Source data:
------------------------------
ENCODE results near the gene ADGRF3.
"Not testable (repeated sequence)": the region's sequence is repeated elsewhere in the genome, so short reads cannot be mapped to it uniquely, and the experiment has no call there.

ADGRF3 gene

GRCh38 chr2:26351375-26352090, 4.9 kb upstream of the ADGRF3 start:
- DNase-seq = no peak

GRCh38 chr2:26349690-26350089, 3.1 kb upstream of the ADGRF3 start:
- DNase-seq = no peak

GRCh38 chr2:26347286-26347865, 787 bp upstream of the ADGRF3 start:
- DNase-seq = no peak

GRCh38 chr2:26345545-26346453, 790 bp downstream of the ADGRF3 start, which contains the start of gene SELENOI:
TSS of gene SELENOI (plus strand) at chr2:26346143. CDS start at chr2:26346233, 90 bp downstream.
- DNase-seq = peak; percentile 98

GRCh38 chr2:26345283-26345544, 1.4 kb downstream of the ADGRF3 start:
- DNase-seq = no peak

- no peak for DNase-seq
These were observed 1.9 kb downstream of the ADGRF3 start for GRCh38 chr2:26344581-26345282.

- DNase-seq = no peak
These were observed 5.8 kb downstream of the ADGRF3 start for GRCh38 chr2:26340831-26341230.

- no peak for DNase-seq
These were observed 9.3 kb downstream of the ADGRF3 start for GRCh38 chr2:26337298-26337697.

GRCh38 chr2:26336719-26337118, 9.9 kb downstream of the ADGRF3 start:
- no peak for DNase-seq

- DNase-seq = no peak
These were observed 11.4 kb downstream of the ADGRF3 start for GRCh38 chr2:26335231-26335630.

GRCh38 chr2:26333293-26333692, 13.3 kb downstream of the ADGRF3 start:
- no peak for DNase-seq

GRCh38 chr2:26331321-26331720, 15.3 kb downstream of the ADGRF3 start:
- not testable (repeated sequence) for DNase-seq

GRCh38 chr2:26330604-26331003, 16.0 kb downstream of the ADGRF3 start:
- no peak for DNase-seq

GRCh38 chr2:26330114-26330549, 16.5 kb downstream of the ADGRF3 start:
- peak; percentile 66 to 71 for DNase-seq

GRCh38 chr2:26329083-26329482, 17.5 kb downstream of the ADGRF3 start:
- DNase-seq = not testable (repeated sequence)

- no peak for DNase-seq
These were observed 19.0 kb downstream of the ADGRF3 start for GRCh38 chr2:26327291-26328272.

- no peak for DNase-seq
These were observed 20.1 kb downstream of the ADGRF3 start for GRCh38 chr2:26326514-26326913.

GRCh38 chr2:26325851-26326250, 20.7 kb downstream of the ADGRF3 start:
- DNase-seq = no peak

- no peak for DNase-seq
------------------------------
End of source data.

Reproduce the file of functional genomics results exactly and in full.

ENCODE results near the gene ADGRF3.
"Not testable (repeated sequence)": the region's sequence is repeated elsewhere in the genome, so short reads cannot be mapped to it uniquely, and the experiment has no call there.

ADGRF3 gene

GRCh38 chr2:26351375-26352090, 4.9 kb upstream of the ADGRF3 start:
- DNase-seq = no peak

GRCh38 chr2:26349690-26350089, 3.1 kb upstream of the ADGRF3 start:
- DNase-seq = no peak

GRCh38 chr2:26347286-26347865, 787 bp upstream of the ADGRF3 start:
- DNase-seq = no peak

GRCh38 chr2:26345545-26346453, 790 bp downstream of the ADGRF3 start, which contains the start of gene SELENOI:
TSS of gene SELENOI (plus strand) at chr2:26346143. CDS start at chr2:26346233, 90 bp downstream.
- DNase-seq = peak; percentile 98

GRCh38 chr2:26345283-26345544, 1.4 kb downstream of the ADGRF3 start:
- DNase-seq = no peak

- no peak for DNase-seq
These were observed 1.9 kb downstream of the ADGRF3 start for GRCh38 chr2:26344581-26345282.

- DNase-seq = no peak
These were observed 5.8 kb downstream of the ADGRF3 start for GRCh38 chr2:26340831-26341230.

- no peak for DNase-seq
These were observed 9.3 kb downstream of the ADGRF3 start for GRCh38 chr2:26337298-26337697.

GRCh38 chr2:26336719-26337118, 9.9 kb downstream of the ADGRF3 start:
- no peak for DNase-seq

- DNase-seq = no peak
These were observed 11.4 kb downstream of the ADGRF3 start for GRCh38 chr2:26335231-26335630.

GRCh38 chr2:26333293-26333692, 13.3 kb downstream of the ADGRF3 start:
- no peak for DNase-seq

GRCh38 chr2:26331321-26331720, 15.3 kb downstream of the ADGRF3 start:
- not testable (repeated sequence) for DNase-seq

GRCh38 chr2:26330604-26331003, 16.0 kb downstream of the ADGRF3 start:
- no peak for DNase-seq

GRCh38 chr2:26330114-26330549, 16.5 kb downstream of the ADGRF3 start:
- peak; percentile 66 to 71 for DNase-seq

GRCh38 chr2:26329083-26329482, 17.5 kb downstream of the ADGRF3 start:
- DNase-seq = not testable (repeated sequence)

- no peak for DNase-seq
These were observed 19.0 kb downstream of the ADGRF3 start for GRCh38 chr2:26327291-26328272.

- no peak for DNase-seq
These were observed 20.1 kb downstream of the ADGRF3 start for GRCh38 chr2:26326514-26326913.

GRCh38 chr2:26325851-26326250, 20.7 kb downstream of the ADGRF3 start:
- DNase-seq = no peak

- no peak for DNase-seq